The Godling of Greater Kailash in “Manhattan” magazine

This issue’s Fictionist features a short story by James McGirk, a writer who moved to India in the early days of Manmohan Singh’s economic reforms. The Godling of Greater Kailash is an intriguing story, loosely based on McGirk’s experience as a photographer’s assistant during a particularly long and hot Indian summer, when New Delhi’s expatriate community was flooded with Burmese refugees.

 

Memory Scraped onto Landscape with Smell

So horrid and bright to open his eyes. So much better to stay enshrouded in ruddy dark. But other signals were… penetrating too. His gullet came unfastened, pulsing and melting, and a sour bulge of liquid rose and – oh fuck, he sat up too late – popped and disgorged into his cupped hands. He cradled this liquid inch; it had weight and mass, and the gluey but slippery consistency of watered cornstarch. Sweet artificial scents of partially digested alcohol rose from its glistening surface. How much like an offering this was, with its bobbing rice grains and bilious yellow tint (he was bent on his knees in the sand). The smell intensified. A nostril twitched. Revulsion clenched him, and he flung his slop into the fire pit.

The Earmen

A bunny slope version of India was within walking distance from our compound. Each proper Delhi enclave had an Indian antecedent to the American strip-mall lurking along its fringe; the enclaves were roughly circular and the better, quieter properties were clustered around a grassy interior park filled with grass for cricket and shade trees; the marketplace was ugly and crude in comparison, shunned by decent folk and patronized only by domestics or school boys buying liquor from the government package store. A blighted patch barely tolerated as if a horrid thing had been caught in a fence and was kept tame with scraps. I did not bring my gun. All I had was my folding scout knife. Lifting the blade from its hinged cradle distracted me enough to maintain composure.

I took a service road, or servants’ road, one of the thorn-clogged alleyways that ran behind the row of walled houses and the domestics walk to and from the main-road without spoiling our view. A mottled orange cat, with slim limbs and a bulbous head eyed me as he picked his way between the glinting glass lining the alleyway walls.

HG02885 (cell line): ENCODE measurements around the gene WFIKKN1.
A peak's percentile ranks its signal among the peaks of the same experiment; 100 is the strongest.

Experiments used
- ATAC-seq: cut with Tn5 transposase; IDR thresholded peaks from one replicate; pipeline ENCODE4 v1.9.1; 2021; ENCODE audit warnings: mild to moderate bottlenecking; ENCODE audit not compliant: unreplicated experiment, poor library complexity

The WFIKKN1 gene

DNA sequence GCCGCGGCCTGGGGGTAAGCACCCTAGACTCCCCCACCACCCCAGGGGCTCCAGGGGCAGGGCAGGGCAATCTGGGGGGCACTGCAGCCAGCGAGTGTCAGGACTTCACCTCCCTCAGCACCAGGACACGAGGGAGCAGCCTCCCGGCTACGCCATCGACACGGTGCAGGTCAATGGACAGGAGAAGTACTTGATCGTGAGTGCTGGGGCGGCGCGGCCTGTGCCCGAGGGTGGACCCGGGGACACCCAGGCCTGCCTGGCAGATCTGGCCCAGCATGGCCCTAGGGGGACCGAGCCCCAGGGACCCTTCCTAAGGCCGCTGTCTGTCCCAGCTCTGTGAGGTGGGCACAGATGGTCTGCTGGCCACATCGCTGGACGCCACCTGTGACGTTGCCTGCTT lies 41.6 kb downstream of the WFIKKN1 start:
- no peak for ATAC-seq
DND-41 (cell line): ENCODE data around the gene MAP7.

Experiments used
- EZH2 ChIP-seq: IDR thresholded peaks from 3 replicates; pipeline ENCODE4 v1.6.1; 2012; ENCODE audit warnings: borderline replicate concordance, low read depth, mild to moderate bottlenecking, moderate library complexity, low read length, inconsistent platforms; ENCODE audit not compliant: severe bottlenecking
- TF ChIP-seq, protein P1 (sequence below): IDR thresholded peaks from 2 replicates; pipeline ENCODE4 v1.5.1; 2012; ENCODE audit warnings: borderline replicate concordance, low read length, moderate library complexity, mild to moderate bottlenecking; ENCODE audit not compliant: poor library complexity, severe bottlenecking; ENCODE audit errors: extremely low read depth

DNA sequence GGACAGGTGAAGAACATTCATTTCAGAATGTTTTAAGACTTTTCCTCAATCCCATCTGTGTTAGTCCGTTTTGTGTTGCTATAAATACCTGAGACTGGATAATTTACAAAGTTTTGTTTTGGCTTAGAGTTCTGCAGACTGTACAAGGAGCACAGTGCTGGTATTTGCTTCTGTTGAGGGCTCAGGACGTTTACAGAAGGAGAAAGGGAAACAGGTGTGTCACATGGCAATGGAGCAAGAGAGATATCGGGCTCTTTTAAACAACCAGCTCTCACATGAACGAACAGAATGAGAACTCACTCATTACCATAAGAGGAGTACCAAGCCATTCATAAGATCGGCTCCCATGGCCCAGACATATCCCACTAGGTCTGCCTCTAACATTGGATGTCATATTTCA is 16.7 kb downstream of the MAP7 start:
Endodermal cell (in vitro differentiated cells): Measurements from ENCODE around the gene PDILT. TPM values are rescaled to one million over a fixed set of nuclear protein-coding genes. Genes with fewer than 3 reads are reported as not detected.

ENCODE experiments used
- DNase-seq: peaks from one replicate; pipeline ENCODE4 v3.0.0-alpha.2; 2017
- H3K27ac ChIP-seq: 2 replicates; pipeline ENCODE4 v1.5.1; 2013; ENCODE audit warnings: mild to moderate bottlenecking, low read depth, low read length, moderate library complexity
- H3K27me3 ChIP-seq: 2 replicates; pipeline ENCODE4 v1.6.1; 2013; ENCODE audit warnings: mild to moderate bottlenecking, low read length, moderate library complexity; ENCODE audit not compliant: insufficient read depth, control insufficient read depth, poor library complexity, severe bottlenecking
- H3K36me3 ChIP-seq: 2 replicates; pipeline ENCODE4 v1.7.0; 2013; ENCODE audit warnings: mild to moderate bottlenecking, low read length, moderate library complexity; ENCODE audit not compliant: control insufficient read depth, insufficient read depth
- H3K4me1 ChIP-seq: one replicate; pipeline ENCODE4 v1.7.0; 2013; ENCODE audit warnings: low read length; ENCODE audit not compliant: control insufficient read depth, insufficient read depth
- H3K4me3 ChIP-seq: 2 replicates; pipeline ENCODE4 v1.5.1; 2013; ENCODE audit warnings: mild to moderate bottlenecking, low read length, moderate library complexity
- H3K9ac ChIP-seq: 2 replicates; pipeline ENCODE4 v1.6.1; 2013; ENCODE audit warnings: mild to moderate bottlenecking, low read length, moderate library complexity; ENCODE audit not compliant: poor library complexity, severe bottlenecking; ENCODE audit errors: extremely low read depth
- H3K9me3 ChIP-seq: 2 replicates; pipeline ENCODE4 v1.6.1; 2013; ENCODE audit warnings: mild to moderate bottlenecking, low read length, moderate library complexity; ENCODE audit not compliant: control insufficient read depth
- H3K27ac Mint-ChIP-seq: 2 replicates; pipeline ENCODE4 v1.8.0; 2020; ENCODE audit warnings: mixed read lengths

The market appeared to be a group of shabby municipal buildings. A post-office logo hung above an overhang, and I walked in and realized the and realized the institutional tile was only a façade. A crowd milled around a tea vendor; there weren’t so many of them, there was no jostling. The men wore collared white shirts and wool pants. There were no women except for a lone police constable who followed me around discretely. The others eyed me but no one approached. Beyond the teashops were rows of stalls leading down winding narrow roads. Each stall was a three-quarter cube of concrete, its opening facing the street, dim bulbs coiled around its rim, blinking, attached to bits of rebar, the dealers hawking, or crouched over stoves that reeked of kerosene and frying dough. Wares ranged from gleaming bare metal pots and pans, to live chickens clucking in cages. I chose the one that looked the cleanest and the walls closed in. Clothes, rogue television lines, and frayed flags flapped overhead, casting everything into permanent gloom. Even the walls were marred almost black with soot. The sky was very far away and I felt very alone no matter how much I thumbed my blade.